In exceptional cases it may be necessary to flow the well and use the production co-mingled with the cleanout fluid to achieve the required critical velocity. However, the safety and surface treatment implications of this technique need to be fully evaluated.

2.3.1 High pressure jetting

High pressure water jetting is well established in general industry for cutting, cleaning and surface preparation.

Water jetting operations, or hydra blasting as it is sometimes known, is also being applied downhole where the precise control required to maintain optimum jetting conditions is much more difficult to achieve. A significant factor of consideration in the use of HP jetting is the effect that the pressure has on the life of the coil of tubing.

A variety of factors influence the effectiveness of a water jet, with pressure being the most significant. However, since the coiled tubing operating life is shortened significantly by higher operating pressures, it is generally not economically viable to use jetting nozzle pressure drops much above 2,500 psi.

As with any fluid delivery system, there is a trade-off between pressure and the volume flowrate available to the tool. Jetting tools which employ high pressure drops at the expense of volume flowrate (usually very small nozzle diameters) are less effective than a more balanced combination. Similarly, high volume flowrates achieved at the expense of jet pressure are not very effective.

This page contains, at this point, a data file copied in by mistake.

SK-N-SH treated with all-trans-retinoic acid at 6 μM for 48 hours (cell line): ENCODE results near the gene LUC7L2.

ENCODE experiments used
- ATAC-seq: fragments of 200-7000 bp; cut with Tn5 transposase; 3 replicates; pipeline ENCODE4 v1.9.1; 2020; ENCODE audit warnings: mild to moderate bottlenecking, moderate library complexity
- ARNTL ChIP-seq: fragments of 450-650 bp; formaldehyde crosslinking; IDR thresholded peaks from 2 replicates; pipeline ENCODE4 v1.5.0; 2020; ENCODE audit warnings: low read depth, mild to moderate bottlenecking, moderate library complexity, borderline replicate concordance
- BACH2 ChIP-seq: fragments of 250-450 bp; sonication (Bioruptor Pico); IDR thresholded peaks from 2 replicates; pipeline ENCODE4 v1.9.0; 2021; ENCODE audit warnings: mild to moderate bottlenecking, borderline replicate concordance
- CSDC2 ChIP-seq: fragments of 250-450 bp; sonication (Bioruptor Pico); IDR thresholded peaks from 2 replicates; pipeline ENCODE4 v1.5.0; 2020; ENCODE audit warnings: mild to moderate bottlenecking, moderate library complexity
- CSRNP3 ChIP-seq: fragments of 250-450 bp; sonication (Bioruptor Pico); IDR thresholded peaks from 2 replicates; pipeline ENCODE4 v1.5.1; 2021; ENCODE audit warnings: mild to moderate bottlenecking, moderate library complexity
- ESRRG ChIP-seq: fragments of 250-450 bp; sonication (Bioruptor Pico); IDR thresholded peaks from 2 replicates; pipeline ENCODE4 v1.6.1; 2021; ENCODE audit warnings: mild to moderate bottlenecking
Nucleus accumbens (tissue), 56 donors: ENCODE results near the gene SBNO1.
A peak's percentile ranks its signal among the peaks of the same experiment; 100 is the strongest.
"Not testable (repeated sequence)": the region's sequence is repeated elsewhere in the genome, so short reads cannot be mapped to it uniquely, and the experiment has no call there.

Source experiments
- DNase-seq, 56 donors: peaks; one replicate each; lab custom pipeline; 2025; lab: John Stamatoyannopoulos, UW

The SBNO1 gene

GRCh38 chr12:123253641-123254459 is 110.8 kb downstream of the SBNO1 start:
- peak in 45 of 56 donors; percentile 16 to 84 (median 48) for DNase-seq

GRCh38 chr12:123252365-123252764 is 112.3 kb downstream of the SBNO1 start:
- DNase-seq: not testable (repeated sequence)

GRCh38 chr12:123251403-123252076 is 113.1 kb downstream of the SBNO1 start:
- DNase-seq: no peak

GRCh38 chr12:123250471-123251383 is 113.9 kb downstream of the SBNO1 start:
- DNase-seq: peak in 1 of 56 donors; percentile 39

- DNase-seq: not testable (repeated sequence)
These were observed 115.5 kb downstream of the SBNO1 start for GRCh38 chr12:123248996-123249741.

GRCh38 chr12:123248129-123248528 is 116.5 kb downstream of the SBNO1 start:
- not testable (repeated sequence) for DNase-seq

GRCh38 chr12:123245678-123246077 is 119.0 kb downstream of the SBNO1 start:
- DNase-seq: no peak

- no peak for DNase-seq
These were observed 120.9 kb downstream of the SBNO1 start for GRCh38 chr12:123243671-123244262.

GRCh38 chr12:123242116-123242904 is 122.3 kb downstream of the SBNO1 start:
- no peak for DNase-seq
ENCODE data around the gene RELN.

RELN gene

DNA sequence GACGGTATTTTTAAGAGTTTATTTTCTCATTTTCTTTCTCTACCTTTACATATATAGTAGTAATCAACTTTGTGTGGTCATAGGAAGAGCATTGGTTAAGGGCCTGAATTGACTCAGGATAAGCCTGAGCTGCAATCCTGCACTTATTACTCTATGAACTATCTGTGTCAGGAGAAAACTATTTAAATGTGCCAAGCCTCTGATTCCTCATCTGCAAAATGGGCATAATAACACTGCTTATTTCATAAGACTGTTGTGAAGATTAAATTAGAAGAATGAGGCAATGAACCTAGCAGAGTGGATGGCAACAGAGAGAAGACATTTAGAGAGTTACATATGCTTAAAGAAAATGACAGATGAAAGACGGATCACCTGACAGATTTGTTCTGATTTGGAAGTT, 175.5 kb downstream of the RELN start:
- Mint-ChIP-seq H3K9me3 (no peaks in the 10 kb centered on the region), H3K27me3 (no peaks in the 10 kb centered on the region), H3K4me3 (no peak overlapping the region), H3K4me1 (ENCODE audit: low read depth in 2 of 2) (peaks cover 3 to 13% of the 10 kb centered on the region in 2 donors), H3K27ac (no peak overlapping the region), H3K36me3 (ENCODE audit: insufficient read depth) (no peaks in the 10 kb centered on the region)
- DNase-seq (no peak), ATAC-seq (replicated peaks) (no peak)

Tensile stress is the predominant failure mechanism for rock and chemical scale subjected to high pressure jets. High pressure water penetrates surface cracks creating local areas of tensile loading. Cyclical stress via pulsation of the jet, or rotation of the jetting tool, accelerates the rate of material removal.

The standoff distance between nozzle and target is very important. The design of the nozzle profile will maximise the effective standoff distance and permit higher individual volume flowrates for the same pressure drop and ID. Tools with higher individual flowrates through a small number of nozzles are more effective than tools with smaller flowrates through a large number of nozzles, provided the entire target surface is covered during tool rotation.